NASHVILLE, Tenn. (WKRN) – Tennessee pastors are calling the consequential omnibus COVID restrictions bill now sitting on Gov. Bill Lee’s desk — “disastrous.”

Lee and Tennessee legislative Republicans are feeling the blowback of recently passed bills that could tie the hands of public schools and businesses as they try to keep COVID-19 at bay.

“These four bills have content that is harmful to Tennessean,” said Rev. Gordon Myers, a retired pastor and co-chairman of the Tri-cities Poor People’s Campaign.

And as the clock is running out for action from Lee, pastors are giving a last-minute plea.

“The Bible is clear that those who claim Christian faith must lead by choosing wisdom over personal or party politics — Governor Lee you have a choice to make between competing interests,” Myers said.

The outcry from some Tennessee pastors comes as several major businesses and organizations chided the bill.

“Allowing this legislation to move in to law and practice will undoubtedly result in needless death, suffering, and expense among the people and families of Tennessee,” Myers said.

The wide-ranging bill sets a high bar for when masks could be required in schools and mostly stops businesses and government bodies from requiring proof of COVID-19 vaccinations.

“By signing the bills you may further establish your credibility with a part of your constituency that’s more interested in political scorekeeping than the health and safety of the people of Tennessee,” the East Tennessee pastor said.

Lee, who is up for reelection next year, has defended the bill, saying it pushes back against the federal government.

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“By signing the bill you will sure up the anti-science, anti-medicine and lie telling machine that’s content to weaponize ignorance and lies and ignore the best possible medical advice,” Myers said.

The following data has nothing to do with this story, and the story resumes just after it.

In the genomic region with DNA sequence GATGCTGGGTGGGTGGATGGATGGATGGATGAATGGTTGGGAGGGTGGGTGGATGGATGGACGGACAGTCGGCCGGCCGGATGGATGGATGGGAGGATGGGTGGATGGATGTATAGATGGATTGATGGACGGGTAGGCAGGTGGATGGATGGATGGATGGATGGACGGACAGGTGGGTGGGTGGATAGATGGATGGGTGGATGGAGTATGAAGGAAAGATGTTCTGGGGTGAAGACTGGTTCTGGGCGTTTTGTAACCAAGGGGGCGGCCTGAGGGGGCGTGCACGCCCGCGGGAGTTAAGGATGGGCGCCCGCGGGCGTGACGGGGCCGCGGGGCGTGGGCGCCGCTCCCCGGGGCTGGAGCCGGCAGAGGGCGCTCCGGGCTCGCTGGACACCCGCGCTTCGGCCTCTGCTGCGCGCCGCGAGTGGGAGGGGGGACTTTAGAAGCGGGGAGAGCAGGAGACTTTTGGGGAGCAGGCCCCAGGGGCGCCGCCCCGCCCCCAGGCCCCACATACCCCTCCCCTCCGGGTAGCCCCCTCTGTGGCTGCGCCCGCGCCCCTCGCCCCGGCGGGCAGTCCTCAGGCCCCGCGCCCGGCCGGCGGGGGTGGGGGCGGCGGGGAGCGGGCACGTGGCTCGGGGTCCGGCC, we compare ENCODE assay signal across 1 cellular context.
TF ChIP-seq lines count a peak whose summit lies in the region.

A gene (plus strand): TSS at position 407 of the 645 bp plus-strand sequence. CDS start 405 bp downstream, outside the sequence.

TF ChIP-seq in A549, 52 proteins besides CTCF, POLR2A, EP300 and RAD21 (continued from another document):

Rev. Don Jones, pastor of Sycamore tree United Methodist Church in Maryville, spoke specifically against the bill that would make school board races partisan.

“I can’t imagine a worse bill at a time that is so divisive,” Jones said noting scenes like the one in September at the Rutherford County School Board meeting. “Our leaders need to be people who are more committed to uniting us than dividing us.

“Every child in Tennessee, no matter where they live in the state, or the political leanings of their parents, deserves a quality education that provides them the skills they need to be productive, and successful citizens, not partisans, citizens, in the future. Making school board races partisan just serves the whims of those parties and politicians in Nashville, and not the children that public servants should aim to serve.

“In other words, we don’t want school board members putting parties before students.”

However, Lee is not wavering. His office confirmed he will sign the bill Friday.